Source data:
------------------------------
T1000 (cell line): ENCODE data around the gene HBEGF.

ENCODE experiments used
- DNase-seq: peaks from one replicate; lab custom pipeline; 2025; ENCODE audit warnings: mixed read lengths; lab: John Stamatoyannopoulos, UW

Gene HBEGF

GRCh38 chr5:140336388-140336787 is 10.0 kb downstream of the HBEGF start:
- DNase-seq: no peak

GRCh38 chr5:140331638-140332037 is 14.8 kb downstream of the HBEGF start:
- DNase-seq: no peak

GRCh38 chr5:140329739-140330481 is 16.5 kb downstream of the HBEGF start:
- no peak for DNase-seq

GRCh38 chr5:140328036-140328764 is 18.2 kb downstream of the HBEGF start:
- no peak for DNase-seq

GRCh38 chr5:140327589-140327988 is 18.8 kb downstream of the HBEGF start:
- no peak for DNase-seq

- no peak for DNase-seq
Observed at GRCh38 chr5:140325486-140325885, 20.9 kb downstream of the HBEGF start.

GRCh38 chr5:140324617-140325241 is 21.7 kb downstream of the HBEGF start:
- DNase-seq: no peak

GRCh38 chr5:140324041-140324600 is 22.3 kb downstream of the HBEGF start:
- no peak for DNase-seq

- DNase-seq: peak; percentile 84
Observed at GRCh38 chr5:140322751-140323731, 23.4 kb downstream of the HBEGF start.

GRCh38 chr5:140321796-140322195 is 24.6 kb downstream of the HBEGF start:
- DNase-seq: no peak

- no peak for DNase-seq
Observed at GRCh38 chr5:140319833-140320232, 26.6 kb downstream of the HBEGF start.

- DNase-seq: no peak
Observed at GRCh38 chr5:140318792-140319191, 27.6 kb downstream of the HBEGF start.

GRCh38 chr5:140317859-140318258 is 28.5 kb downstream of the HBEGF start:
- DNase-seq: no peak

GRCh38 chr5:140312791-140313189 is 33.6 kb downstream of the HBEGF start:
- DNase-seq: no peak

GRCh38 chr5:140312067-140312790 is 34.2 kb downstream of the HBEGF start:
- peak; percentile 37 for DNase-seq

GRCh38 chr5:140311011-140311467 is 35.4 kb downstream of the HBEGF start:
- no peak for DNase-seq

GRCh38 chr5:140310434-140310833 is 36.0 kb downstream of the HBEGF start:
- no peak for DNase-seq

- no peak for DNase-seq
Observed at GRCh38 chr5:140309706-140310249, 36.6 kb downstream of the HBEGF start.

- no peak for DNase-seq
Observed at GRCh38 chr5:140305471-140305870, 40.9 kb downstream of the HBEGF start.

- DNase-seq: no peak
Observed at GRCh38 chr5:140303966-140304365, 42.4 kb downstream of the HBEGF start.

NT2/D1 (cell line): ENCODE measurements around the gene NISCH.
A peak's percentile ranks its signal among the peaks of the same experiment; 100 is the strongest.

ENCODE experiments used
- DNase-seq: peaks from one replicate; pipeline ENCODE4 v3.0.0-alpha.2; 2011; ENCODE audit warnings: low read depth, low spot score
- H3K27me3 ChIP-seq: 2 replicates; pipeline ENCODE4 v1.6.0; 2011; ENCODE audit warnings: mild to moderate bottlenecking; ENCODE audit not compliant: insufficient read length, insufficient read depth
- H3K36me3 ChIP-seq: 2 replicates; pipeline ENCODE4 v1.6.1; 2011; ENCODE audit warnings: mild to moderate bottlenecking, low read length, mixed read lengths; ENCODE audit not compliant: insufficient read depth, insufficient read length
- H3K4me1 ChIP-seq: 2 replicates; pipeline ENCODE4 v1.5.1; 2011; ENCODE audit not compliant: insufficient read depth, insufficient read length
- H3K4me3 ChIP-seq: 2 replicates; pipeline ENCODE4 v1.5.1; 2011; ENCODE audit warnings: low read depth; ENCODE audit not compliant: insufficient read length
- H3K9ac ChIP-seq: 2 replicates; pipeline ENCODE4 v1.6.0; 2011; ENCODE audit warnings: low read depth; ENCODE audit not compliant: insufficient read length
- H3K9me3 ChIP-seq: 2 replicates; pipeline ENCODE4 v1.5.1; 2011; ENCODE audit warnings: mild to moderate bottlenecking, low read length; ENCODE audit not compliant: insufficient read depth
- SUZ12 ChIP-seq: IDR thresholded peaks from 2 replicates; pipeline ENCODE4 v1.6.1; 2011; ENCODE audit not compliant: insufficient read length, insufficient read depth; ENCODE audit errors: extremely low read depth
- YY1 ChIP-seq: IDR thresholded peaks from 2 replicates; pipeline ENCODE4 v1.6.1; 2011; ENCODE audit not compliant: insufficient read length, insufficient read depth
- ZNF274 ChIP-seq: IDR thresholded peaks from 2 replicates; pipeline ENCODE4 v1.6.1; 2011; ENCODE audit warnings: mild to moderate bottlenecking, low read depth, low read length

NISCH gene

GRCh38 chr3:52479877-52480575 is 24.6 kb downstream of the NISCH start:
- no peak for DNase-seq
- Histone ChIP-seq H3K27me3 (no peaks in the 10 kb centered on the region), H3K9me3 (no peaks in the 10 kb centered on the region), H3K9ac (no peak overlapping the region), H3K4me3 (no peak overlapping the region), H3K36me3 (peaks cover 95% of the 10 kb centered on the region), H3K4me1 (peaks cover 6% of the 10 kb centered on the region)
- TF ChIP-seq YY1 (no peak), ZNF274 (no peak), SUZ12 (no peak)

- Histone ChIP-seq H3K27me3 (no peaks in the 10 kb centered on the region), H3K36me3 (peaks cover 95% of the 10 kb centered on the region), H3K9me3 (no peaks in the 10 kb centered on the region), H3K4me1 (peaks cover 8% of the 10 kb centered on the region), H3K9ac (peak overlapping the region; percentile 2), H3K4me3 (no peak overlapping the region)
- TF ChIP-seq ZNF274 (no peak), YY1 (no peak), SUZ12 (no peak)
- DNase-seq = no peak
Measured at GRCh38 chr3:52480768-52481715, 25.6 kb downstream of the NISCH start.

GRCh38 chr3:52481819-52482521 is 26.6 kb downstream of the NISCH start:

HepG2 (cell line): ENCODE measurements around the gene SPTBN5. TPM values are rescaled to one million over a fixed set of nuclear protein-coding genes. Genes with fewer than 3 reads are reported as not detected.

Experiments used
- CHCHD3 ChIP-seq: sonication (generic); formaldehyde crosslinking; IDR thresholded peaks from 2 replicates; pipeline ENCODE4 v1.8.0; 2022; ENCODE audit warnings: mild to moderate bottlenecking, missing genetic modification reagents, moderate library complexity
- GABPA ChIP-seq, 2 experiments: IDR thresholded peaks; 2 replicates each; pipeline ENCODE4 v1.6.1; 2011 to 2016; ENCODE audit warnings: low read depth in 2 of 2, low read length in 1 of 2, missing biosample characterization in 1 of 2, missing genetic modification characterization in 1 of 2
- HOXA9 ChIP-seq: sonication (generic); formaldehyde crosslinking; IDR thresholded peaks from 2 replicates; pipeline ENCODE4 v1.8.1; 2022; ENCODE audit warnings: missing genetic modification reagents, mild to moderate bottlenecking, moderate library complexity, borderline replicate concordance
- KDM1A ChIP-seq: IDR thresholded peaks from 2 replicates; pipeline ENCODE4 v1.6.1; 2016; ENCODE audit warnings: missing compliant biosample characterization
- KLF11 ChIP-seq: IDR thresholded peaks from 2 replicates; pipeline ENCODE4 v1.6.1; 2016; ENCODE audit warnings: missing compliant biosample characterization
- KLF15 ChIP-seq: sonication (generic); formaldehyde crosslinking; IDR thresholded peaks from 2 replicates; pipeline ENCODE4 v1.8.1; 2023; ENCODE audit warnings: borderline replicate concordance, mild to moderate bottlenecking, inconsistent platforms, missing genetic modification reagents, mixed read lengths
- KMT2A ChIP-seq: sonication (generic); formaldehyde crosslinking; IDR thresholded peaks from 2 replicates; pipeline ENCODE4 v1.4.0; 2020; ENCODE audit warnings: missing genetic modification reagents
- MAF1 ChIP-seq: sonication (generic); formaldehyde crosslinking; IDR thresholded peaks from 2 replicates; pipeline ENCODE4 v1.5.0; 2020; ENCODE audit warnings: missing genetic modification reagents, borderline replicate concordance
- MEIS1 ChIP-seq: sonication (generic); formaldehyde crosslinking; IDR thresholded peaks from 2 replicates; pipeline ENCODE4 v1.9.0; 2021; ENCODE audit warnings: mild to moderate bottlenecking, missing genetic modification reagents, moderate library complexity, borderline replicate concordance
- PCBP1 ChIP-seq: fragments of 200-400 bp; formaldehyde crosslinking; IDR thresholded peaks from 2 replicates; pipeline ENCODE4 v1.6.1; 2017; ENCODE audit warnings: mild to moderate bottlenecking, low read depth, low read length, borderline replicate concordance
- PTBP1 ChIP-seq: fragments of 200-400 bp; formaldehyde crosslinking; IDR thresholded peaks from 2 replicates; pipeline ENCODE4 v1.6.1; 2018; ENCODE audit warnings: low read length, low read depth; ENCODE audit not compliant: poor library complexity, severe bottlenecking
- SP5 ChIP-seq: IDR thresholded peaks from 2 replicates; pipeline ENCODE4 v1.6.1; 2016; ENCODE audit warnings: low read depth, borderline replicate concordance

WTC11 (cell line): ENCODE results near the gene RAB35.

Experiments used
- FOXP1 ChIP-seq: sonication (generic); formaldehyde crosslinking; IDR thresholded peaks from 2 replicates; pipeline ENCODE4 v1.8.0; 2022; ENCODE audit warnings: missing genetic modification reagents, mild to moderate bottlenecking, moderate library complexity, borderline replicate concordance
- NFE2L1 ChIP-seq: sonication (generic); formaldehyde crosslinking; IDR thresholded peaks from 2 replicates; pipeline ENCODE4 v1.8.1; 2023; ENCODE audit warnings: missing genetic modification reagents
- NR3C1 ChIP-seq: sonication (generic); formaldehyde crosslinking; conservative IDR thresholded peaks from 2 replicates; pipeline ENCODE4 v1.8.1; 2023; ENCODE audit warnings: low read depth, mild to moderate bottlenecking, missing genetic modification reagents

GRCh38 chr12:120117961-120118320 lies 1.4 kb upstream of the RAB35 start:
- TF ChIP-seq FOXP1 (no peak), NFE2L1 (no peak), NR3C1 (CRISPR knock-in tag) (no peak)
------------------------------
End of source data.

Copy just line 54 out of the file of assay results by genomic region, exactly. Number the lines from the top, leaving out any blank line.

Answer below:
- H3K9me3 ChIP-seq: 2 replicates; pipeline ENCODE4 v1.5.1; 2011; ENCODE audit warnings: mild to moderate bottlenecking, low read length; ENCODE audit not compliant: insufficient read depth